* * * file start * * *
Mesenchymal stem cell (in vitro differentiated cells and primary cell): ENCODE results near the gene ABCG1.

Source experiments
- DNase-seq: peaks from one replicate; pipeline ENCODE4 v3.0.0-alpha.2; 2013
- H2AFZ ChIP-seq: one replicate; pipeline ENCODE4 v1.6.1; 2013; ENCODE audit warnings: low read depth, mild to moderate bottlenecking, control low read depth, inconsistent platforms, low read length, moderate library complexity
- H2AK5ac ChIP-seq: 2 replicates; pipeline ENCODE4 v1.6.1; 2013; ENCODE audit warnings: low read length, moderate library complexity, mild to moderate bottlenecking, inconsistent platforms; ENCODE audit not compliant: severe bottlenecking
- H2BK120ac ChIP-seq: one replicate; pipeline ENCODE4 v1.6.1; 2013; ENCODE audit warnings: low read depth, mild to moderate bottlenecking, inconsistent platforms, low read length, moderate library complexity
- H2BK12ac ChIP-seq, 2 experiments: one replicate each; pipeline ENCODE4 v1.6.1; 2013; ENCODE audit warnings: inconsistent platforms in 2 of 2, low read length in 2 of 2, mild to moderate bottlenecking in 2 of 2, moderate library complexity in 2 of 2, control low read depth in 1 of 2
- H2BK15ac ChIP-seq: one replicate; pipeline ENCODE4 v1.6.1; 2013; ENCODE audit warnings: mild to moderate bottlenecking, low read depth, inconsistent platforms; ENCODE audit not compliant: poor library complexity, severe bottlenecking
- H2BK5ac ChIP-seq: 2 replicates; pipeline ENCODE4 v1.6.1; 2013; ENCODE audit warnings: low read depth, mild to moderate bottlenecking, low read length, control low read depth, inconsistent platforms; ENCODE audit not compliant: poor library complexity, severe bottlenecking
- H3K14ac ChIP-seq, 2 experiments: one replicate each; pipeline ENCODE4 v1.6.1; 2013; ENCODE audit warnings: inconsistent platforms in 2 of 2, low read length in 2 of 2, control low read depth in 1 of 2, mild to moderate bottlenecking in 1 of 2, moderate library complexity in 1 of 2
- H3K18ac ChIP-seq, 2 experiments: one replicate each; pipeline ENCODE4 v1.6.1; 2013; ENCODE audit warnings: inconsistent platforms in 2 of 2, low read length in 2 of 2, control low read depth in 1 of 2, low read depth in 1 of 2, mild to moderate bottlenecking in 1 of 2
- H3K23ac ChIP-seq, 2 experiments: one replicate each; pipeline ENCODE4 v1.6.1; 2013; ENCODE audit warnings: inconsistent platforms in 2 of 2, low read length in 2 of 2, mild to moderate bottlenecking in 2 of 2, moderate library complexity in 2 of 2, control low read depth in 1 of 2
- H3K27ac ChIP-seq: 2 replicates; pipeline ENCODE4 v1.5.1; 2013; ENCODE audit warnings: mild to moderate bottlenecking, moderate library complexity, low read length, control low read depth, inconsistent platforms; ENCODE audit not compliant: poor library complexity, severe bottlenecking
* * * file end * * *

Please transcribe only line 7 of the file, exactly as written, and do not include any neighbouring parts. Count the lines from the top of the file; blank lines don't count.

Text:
- H2BK12ac ChIP-seq, 2 experiments: one replicate each; pipeline ENCODE4 v1.6.1; 2013; ENCODE audit warnings: inconsistent platforms in 2 of 2, low read length in 2 of 2, mild to moderate bottlenecking in 2 of 2, moderate library complexity in 2 of 2, control low read depth in 1 of 2